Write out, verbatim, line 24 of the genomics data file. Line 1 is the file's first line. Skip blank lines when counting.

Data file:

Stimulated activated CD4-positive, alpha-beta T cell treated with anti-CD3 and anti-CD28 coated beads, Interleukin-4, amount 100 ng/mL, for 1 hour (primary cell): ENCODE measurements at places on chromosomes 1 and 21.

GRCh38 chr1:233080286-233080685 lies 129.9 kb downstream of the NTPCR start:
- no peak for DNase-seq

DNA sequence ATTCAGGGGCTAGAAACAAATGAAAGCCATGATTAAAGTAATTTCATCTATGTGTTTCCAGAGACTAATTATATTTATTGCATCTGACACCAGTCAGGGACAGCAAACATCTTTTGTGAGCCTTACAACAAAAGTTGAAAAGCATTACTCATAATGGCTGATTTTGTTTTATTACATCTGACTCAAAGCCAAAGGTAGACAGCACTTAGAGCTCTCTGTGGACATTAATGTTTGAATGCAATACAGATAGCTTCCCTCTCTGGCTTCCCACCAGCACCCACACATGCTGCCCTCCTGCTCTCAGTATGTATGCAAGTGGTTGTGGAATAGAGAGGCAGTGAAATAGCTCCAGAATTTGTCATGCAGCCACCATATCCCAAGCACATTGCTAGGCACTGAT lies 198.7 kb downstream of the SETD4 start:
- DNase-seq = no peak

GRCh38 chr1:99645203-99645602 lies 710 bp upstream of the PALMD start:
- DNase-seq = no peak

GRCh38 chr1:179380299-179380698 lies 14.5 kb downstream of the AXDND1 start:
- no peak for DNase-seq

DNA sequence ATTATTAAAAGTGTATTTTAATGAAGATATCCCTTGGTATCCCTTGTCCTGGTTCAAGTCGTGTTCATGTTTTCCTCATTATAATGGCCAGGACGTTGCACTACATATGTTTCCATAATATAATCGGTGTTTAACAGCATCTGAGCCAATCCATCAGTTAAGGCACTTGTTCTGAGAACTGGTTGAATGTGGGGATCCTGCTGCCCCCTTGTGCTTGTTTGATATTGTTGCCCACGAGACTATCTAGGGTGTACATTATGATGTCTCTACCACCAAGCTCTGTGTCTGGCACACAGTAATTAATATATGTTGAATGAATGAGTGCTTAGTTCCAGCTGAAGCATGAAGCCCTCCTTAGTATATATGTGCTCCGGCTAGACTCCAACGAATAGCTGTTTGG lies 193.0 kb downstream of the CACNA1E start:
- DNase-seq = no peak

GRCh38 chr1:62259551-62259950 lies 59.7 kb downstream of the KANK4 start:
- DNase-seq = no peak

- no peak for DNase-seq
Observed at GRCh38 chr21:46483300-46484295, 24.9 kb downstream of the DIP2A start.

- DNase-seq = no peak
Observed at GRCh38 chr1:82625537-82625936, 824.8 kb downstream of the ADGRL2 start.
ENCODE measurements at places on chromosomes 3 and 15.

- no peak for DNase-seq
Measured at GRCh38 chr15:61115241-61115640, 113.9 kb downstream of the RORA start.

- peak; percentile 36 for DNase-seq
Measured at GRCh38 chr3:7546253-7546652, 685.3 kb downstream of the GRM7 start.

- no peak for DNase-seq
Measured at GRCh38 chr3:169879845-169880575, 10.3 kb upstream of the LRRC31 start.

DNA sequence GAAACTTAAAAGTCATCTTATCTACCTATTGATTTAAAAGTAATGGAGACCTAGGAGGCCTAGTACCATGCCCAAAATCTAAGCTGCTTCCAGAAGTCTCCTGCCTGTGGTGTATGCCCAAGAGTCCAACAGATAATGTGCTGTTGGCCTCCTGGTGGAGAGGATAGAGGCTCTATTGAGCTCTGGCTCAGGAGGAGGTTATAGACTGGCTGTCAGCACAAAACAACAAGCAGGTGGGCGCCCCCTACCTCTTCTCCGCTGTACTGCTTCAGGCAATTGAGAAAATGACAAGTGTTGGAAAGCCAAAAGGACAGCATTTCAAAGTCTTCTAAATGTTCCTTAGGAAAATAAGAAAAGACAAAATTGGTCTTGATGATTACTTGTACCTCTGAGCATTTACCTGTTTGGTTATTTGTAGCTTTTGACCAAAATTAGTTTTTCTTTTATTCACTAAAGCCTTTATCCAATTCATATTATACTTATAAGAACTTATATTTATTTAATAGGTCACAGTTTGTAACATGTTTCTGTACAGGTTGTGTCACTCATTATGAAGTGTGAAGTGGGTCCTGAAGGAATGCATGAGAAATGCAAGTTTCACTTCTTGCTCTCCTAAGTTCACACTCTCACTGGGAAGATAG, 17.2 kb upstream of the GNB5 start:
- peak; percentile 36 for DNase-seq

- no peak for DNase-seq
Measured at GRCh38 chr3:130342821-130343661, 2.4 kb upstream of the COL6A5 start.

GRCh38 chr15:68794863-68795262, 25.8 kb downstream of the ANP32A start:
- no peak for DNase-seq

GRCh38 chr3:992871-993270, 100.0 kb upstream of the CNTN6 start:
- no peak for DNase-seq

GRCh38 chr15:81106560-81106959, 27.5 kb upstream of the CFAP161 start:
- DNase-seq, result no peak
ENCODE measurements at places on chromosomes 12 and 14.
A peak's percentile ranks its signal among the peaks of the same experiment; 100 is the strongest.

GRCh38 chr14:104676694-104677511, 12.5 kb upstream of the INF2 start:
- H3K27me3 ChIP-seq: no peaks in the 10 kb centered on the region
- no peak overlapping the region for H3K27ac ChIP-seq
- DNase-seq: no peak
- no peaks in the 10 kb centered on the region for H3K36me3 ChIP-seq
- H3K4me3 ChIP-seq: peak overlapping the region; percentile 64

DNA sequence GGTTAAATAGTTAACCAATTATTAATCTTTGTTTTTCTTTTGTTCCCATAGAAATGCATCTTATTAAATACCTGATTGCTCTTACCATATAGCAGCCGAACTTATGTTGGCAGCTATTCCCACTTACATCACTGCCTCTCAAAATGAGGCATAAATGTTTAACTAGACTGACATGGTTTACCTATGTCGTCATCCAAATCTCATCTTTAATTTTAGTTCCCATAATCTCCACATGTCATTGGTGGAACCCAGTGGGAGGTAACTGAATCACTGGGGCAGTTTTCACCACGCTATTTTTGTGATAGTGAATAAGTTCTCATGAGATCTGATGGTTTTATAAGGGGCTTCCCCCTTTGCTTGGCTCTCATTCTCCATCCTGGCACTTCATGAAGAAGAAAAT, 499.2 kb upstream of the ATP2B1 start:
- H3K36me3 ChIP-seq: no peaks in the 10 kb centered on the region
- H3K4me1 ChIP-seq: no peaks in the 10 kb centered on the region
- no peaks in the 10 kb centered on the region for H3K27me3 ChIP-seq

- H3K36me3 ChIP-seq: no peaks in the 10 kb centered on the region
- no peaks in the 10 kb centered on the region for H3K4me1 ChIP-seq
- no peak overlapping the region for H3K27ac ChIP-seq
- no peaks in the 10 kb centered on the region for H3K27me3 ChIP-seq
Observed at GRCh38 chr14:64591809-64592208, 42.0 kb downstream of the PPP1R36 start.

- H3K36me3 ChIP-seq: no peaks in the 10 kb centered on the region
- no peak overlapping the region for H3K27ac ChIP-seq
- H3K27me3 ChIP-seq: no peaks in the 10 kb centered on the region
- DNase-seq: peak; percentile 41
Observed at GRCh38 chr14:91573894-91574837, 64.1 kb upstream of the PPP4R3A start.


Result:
Measured at GRCh38 chr3:169879845-169880575, 10.3 kb upstream of the LRRC31 start.